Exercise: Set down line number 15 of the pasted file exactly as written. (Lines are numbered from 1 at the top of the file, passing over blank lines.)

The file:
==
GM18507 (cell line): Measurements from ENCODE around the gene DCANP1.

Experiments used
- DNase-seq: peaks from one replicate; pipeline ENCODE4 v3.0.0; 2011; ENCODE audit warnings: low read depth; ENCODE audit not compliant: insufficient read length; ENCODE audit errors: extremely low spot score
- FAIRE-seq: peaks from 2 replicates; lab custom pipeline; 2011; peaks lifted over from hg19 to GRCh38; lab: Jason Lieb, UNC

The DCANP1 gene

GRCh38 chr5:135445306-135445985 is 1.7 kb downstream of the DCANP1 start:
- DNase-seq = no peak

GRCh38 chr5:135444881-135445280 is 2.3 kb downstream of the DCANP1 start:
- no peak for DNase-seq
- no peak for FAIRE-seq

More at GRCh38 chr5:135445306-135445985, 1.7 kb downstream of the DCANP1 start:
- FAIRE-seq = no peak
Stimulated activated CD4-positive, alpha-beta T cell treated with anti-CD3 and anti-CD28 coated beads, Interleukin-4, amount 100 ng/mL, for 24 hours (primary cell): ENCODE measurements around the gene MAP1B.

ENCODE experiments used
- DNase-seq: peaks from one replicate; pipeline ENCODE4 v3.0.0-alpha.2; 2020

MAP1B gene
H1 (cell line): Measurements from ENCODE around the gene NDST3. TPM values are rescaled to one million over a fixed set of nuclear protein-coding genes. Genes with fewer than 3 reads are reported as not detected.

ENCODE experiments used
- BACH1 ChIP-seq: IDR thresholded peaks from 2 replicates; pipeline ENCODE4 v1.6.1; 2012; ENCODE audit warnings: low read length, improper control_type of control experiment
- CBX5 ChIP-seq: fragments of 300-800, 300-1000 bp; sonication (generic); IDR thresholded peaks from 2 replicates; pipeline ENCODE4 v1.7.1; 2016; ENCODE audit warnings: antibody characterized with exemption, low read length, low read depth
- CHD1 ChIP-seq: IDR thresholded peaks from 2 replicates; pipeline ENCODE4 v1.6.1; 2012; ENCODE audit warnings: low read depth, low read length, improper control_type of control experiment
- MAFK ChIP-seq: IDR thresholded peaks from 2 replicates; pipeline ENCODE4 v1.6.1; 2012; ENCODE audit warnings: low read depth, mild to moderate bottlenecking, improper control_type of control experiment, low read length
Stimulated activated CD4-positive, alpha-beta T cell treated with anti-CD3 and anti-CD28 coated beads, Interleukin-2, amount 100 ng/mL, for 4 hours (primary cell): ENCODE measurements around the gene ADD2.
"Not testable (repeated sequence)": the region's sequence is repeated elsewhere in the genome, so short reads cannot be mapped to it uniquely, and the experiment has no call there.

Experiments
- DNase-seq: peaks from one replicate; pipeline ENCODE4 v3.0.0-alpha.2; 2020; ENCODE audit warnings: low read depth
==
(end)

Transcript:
- DNase-seq: peaks from one replicate; pipeline ENCODE4 v3.0.0-alpha.2; 2020